One of the key aspects of business planning is price setting. This can be a challenge, especially in the current recession.  Sometimes we under-value the price of our products or services to compete with other businesses. However, if you focus on quality over quantity, and focus on what is unique or better about YOUR business, you can properly charge what you are worth.

Remember, that there is also a perception in business that cheap is also rubbish! For example, if a marketing specialist charges £70.00 an hour, it implies that they are very well trained and experienced - they must know what they are doing to charge that much! If they were to charge just £10.00 an hour, you may think hmmmm....... perhaps they are just starting out, or don't really know what they are doing!

Three Approaches to Setting your Price

There are three main approaches or considerations when setting your price...

1. Cost Based - Consider the cost of the product and mark it up to make a profit.

2. Customer Based - How much is your customer willing to pay?

3. Competitor Based - Keeping prices in line with, or lower than competitors[1]

In reality, the ideal and practical approach is to consider all of these factors when asking yourself 'What should I charge?'


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What Should I Charge? Stock Based Business

I heard a story from another business contact about a guy who was enthusiastic to start his sports equipment business. Instead of planning and doing his costings, he went out and spent £5000.00 on stock. However, when he worked out the price he needed to charge, he realised that he was going to have to market his product at almost double the price of high street chain Sports Direct, and that was just to cover costs!

The general rule for retail mark up is 2.4%. So you have to at least double the original cost of the item, or you could even end up losing money after paying staff and overheads.   Here's an example:

Cost $10.00    X      2.4%     =     Retail Price $24.00

Remember, with a stock based business, what you 'take' is not what you 'make'. There is a difference between turnover and profit! Sounds simple, but people can get carried away basing finances on sales, and not looking at whether or not any profit is made.

What Should I Charge? Hourly Rate

When calculating your hourly rate, you need to make sure that your factor in the time that you are not earning, including meetings, paperwork, training and holidays. Then, if you are a fully trained expert in the area, you need to ensure that you price accordingly to this, and factor in any ongoing training, premises and running costs.  Investigate what other services charge in the area, and compare your credentials and qualifications to theirs.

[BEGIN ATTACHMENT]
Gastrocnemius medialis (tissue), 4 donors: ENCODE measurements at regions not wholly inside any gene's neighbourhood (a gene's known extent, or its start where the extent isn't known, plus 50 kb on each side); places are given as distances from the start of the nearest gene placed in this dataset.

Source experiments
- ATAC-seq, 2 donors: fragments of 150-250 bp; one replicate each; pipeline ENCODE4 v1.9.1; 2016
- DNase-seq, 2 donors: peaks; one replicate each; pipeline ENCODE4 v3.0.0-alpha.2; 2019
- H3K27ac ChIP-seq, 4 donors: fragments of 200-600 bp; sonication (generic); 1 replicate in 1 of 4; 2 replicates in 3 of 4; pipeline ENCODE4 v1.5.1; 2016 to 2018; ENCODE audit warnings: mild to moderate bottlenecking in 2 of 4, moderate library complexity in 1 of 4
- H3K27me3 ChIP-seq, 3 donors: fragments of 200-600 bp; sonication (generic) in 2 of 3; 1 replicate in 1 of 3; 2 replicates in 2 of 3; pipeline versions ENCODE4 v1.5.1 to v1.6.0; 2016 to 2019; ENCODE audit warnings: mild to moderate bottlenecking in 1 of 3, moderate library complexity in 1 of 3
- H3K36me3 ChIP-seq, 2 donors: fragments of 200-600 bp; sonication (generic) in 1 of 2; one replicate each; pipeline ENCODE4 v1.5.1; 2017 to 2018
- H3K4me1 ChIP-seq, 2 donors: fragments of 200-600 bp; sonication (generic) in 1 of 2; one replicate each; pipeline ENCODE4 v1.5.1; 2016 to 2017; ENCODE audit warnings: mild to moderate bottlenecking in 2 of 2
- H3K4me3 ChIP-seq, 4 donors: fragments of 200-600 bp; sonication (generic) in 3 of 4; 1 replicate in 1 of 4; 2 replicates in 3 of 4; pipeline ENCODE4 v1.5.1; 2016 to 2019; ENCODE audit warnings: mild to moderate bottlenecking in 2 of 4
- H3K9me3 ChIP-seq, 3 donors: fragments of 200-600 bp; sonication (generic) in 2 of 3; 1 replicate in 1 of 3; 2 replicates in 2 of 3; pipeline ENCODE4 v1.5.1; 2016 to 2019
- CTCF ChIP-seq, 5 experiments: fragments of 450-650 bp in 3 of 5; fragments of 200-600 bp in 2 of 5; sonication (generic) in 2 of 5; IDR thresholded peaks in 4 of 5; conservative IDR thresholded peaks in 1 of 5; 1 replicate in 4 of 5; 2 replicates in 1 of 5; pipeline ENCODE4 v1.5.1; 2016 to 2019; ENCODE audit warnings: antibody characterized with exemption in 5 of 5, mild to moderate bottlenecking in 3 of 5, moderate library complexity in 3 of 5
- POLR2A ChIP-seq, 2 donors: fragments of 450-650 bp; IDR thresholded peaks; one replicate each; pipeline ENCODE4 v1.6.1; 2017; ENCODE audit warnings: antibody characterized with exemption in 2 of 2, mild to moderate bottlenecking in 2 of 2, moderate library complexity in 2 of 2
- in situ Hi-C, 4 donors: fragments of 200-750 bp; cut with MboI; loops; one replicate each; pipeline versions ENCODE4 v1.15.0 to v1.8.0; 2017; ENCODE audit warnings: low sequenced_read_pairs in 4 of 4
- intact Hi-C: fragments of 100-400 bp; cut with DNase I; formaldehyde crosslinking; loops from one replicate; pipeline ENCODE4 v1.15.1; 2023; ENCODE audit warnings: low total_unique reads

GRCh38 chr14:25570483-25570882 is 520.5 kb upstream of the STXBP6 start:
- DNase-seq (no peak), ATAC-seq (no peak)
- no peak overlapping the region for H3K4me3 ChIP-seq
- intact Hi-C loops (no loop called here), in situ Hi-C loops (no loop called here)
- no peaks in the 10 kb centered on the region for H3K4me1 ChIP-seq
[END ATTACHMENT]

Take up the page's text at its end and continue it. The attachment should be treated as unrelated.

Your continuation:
When I first started out as a social media consultant, I figured that £25.00 an hour would be a reasonable rate. If I taught for 20 hours a week, that would give me £500.00 a week and £2000.00 a month. Plenty to live on. However, due to the meetings to close a deal with clients and day to day running of the business, I only ended up teaching and consulting for 10 hours a week, which halved that monthly income to £1000.00 a month. After office, website and freelance costs, this almost halved again.

Needless to say I ended up realising that I needed to double my rate, so I now charge £50.00 per hour for social media consultancy.  It felt a little strange increasing the hourly rate, and I had to consider the reaction of my current clients. So I timed this with the award of my BTEC in Social Media for Business, which helped me to justify the price increase.

The Strategy and Tactics of Pricing: A Guide to Growing More Profitably
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Costs you Shouldn't Forget

When doing your costings for both service and stock based businesses, don't forget to factor in the following...

  • Transport Costs other than normal trips to work
  • Office cost or a proportion of the property cost if you use a home office
  • Insurances
  • Accounting
  • Electricity
  • Stationery (printer paper, ink, pens, post it notes, you know the score!)
  • Original cost of stock
  • Training and certification
  • Staff (either freelancers or employees)
  • Business meetings (room rent and coffee or lunch for clients)
  • Resources such as computers, printers and computer software
  • Website Cost
  • Paypal or Payment Gateway costs


Don't work for Free!

Time is money in business - so don't work for free.  Some clients push people to do free proposals and marketing plans in order to secure business. But if you do something for free, not only are you doing yourself out of pocket, you are also implying that you are desperate for the work. After all, if you were booked up all of the time, you would just say that you didn't have time to do free proposals when you have paying clients!

Sometimes, it may be a good idea to offer a free 15 minute initial phone call to verbally show what you can do.  Introducing a few new ideas could be the deal breaker, and make a client go with you rather than someone else.

Book Keeping and Accounts

The best advice I was given when I started out in business was to keep my books and accounts up to date as you go along.  If you let it pile up, organizing your accounts can be very difficult!